When asked if I wanted to join in with a group of classmates on a pony trek to Cloud’s End, I enthusiastically put up my hand not thinking for a moment that I haven’t been on a horse (or a pony for that matter) for over 40 years. I was on a three week 35th Woodstock School class reunion/ excursion back to Mussoorie, India (via Delhi and Rajasthan. It was a reunion like no other. The reunion of a life time – jammed packed with so much excitement, fun, activities, excursions, gourmet meals and catching up!!
What started off being a group of a dozen or so ended up being a mere four. While the four of us sourced our ponies (or were they small skinny horses?), the rest of the group opted to take taxis for the relatively short (but cheap!) distance of eight kilometres starting west of the Library. On our departure, we passed Whispering Windows where another group of classmates waved to us while waiting (for hours) for gin and tonics!
The first five kilometres on the sealed Hathipaon Road via Waverley Convent School was relatively easy going. The last three, however, consisted of a narrow steep shadowy forest track, thick with conical shaped Deodars (Himalayan Cedar)! While our little ponies struggled up the track, slipping and sliding all the way, I was anxiously waiting to find out what was at Cloud’s End (and finally get off the pony).
The forested path eventually led to a bungalow. In front of the building was a clearing from where the view was breathtaking – the most spectacle display of cosmos I have ever seen in my life!!! Cosmos flowers in bloom everywhere you could see. Beyond the cosmos, we had a magnanimous view of the Doon Valley and what should have been a panoramic view of the snow-capped Himalayan Mountains, covered in clouds and cosmos. I had plenty of chances to capture those mountains at Landour but this was a moment of glorious cosmos – a most unexpected surprise!
After basking amongst the cosmos, we ventured around the old bungalow on the 400 acre estate known as the Cloud End Forest Resort. It was originally built by a British major in 1838 and has been maintained to keep its unique architecture, furniture, paintings, books and trophies. We rested outside, drinking tea and fresh lemonade served by waiters that could have been out of Faulty Towers. In fact the whole place had that feel – quaint and quirky!! And totally out of British India. I love these places!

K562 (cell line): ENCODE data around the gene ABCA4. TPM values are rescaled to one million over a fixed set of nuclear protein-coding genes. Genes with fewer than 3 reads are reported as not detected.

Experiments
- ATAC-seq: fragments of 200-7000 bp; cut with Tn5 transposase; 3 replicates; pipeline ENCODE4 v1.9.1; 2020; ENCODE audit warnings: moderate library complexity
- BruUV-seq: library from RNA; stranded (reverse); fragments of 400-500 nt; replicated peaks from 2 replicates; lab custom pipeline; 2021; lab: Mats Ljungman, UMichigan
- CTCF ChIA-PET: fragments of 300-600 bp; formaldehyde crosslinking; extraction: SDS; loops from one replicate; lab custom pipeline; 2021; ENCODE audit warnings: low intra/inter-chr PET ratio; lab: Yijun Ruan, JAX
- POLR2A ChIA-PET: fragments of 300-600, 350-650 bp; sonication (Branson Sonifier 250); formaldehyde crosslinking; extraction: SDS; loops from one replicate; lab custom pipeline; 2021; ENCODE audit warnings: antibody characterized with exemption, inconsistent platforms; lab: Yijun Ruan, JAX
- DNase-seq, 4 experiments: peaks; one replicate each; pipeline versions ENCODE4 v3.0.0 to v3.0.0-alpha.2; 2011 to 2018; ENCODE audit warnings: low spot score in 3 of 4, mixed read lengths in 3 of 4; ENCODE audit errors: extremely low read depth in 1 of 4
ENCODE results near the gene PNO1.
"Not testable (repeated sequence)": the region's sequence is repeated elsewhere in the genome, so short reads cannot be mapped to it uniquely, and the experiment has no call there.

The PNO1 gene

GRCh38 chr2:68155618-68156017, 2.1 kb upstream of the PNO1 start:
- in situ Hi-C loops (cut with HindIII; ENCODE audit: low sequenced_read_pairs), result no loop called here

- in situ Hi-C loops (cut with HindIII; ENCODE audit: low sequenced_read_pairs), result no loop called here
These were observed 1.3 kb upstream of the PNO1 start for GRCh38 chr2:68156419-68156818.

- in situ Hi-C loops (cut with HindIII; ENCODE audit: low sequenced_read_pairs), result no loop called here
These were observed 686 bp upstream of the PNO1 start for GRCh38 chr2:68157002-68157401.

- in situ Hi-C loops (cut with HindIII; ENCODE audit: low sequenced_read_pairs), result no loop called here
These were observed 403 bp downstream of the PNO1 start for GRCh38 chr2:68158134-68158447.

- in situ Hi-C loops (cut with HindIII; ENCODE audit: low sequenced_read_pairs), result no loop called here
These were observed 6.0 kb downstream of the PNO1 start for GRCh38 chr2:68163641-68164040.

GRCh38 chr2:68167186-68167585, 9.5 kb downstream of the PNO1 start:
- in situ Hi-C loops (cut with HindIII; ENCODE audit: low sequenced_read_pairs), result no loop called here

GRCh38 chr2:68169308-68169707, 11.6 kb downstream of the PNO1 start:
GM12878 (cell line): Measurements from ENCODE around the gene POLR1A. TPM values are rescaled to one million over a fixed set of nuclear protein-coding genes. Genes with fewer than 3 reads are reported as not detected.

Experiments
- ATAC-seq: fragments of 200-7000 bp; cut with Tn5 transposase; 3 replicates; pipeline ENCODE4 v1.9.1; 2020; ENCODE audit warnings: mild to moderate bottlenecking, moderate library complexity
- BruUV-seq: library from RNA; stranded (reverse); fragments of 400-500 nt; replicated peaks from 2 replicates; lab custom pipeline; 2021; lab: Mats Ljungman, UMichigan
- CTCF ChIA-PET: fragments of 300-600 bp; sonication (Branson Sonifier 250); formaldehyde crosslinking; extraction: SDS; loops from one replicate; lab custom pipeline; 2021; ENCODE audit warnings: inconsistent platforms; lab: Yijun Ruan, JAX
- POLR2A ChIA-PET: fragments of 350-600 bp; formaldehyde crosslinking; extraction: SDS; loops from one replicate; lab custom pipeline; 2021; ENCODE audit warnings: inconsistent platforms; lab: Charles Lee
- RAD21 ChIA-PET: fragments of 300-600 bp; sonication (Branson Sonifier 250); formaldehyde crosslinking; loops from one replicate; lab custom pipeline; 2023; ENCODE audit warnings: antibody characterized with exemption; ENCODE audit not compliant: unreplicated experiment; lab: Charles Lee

After refreshments, most of the group resumed their places in the waiting taxis while the remaining four climbed up into our saddles and quietly rode back to town. By the time we reached Library, I could barely sit on my pony. By that evening, my bum (butt in USA English) was so sore , I could not fathom the thought of getting out of my bed and walking up Landour Bazaar and the steep road at Mullingar Hill and on to Parker Hall to attend a Sixties dance party. How pathetic is that (for a baby boomer)? Did I mention how amazing the cosmos were? Well worth the sore bum!
Actually, I’m jealous I didn’t take the taxi option now. “The group that spared their “bums” stopped by the surveyor’s residence of Mt. Everest on the way back from Cloud’s End”.
Colonel Sir George Everest (July 4, 1790 – December 1, 1866) was a Welsh surveyor, geographer and Surveyor-General of India from 1830 to 1843. He was largely responsible for completing the section of the Great Trigonometric Survey of India along the meridian arc from the south of India extending north to Nepal, a distance of approximately 2400 kilometres. The survey was started by William Lambton in 1806 and lasted several decades. Everest retired in 1843 and was replaced by Andrew Waugh as Surveyor-General. Waugh continued his work and surveyed the Himalayas reaching its highest peak in 1852. In 1865, Waugh named this peak Mount Everest in honour of his predecessor.
In 1832, Everest built a house and laboratory in Mussoorie where he had panoramic views of the Doon Valley on one side and the Aglar River valley and Himalayan ranges on the other (see photo above, courtesy of Kenneth Miller). According to Wikipedia:
The house is under the jurisdiction of the Archeological Survey of India but it has been long neglected. The underground water cisterns can still be seen, outside the house. These underground water tanks are quite deep and lie uncovered, in the front yard, posing danger to humans and animals, especially during snowfall, when the ground is wet and slippery. The interior has been stripped but fireplaces and the door and window frames still remain. The wooden beams that support the ceiling also seem to be in good condition. The floor is littered with bricks, stones and cow dung. The house is also used as shelter from rain and snow, by the cows, goats and horses, from the nearby village. The walls are covered with graffiti, which mostly are declarations of love. The kitchen shows some signs of recent renovation, in the form of ceramic floor tiles, several of which have already broken or chipped. This could be an excellent tourist spot with a little care but personnel and funds seem to be in short supply.
In spite of derelict conditions, as the state of many of India’s heritage buildings, Sir George Everest’s old house and lab is still an interesting tourist attraction in Mussoorie and a valuable piece of British colonial history in India.